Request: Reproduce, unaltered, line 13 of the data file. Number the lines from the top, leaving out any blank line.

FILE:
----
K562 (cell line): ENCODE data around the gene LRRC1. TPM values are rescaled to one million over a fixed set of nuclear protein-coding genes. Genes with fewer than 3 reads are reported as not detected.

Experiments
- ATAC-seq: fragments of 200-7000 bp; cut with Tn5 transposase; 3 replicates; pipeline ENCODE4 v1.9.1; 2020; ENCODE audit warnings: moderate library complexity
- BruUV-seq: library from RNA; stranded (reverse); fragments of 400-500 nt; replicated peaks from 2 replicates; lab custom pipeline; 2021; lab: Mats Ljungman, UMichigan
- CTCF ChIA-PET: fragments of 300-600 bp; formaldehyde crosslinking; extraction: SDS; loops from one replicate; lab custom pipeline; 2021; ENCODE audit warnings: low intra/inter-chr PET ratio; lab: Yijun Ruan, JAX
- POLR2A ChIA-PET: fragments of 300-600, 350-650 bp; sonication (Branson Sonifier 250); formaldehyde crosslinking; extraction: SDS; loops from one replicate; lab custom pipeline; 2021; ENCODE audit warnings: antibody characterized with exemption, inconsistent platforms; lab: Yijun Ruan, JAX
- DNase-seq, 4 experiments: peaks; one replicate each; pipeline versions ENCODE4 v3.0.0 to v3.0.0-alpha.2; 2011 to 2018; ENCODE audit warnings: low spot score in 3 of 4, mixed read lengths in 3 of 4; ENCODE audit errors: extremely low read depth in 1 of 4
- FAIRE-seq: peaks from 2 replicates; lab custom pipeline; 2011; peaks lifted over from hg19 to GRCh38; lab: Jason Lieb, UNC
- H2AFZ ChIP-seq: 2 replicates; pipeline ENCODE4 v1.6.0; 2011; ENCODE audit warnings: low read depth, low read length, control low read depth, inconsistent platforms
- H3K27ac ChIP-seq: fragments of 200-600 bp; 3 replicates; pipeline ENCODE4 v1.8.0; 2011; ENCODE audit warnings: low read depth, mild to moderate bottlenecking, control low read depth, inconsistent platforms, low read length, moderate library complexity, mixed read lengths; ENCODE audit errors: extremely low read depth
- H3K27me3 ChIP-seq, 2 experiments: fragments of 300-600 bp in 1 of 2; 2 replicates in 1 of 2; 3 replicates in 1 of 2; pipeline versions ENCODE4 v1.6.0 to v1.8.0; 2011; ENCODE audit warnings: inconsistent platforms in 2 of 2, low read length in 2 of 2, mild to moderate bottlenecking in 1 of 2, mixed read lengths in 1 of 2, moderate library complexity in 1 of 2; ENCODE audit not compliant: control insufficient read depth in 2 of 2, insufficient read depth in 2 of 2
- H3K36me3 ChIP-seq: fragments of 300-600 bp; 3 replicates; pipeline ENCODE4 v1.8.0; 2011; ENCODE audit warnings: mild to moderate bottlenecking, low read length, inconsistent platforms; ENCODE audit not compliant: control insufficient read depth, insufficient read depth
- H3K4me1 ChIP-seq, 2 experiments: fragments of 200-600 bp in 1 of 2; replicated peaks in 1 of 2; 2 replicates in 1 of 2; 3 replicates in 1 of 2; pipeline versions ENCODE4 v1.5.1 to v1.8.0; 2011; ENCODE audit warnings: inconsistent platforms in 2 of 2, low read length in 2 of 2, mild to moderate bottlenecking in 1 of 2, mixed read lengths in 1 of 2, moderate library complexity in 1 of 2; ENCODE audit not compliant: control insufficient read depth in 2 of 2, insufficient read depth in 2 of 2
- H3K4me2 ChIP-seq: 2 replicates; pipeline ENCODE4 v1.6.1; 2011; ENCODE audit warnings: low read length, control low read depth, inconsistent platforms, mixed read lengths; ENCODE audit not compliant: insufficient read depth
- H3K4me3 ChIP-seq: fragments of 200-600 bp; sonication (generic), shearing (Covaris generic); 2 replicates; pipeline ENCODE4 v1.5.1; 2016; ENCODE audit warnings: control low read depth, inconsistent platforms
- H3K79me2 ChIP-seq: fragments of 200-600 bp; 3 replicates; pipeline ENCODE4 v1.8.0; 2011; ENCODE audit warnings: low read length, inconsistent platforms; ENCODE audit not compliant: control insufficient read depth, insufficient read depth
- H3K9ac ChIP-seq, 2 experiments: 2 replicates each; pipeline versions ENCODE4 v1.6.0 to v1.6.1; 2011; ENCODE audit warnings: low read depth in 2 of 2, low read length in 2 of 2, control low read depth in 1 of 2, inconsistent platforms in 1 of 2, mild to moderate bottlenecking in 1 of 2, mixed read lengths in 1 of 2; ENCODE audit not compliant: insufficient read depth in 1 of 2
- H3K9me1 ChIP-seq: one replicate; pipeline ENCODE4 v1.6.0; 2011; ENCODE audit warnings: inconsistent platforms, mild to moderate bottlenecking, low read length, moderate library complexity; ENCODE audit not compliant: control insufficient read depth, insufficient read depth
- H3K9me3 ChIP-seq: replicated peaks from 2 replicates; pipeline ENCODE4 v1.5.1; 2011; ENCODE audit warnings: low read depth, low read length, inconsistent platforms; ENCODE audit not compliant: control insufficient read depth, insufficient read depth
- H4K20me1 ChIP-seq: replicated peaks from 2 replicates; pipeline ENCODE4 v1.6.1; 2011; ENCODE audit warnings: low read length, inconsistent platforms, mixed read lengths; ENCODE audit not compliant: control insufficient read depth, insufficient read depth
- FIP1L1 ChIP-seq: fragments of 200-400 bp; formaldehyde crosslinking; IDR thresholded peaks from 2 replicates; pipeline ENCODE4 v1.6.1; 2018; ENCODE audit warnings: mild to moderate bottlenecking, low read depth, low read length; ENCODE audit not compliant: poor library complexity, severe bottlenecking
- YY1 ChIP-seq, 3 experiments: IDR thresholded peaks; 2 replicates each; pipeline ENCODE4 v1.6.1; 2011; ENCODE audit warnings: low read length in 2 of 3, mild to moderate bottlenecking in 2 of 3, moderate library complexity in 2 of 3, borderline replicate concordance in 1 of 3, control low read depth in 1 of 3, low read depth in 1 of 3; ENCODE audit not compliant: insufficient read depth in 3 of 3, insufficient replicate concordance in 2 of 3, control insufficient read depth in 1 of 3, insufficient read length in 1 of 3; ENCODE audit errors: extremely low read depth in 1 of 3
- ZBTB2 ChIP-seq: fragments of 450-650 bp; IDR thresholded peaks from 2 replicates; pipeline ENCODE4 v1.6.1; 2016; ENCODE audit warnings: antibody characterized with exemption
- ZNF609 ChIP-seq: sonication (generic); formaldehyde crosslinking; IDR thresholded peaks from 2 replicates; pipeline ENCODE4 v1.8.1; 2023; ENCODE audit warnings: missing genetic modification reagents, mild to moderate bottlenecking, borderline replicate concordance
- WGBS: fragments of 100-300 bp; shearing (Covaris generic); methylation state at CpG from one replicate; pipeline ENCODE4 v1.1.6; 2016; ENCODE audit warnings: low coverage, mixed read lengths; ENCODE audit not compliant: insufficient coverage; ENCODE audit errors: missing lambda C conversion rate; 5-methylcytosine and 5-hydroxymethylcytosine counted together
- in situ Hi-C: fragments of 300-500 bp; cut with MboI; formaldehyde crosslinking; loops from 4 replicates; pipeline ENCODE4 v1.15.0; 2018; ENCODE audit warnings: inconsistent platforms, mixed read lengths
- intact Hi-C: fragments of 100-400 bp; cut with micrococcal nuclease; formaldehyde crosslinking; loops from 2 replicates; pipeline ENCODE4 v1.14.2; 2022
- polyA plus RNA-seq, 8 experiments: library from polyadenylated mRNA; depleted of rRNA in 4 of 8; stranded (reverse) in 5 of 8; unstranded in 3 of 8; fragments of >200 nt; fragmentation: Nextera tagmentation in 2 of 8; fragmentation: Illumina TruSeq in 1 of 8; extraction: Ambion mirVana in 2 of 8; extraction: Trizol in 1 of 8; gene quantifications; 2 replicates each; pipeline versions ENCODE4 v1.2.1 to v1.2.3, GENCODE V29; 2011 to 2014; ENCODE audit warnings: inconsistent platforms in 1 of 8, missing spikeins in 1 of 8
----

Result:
- H3K4me1 ChIP-seq, 2 experiments: fragments of 200-600 bp in 1 of 2; replicated peaks in 1 of 2; 2 replicates in 1 of 2; 3 replicates in 1 of 2; pipeline versions ENCODE4 v1.5.1 to v1.8.0; 2011; ENCODE audit warnings: inconsistent platforms in 2 of 2, low read length in 2 of 2, mild to moderate bottlenecking in 1 of 2, mixed read lengths in 1 of 2, moderate library complexity in 1 of 2; ENCODE audit not compliant: control insufficient read depth in 2 of 2, insufficient read depth in 2 of 2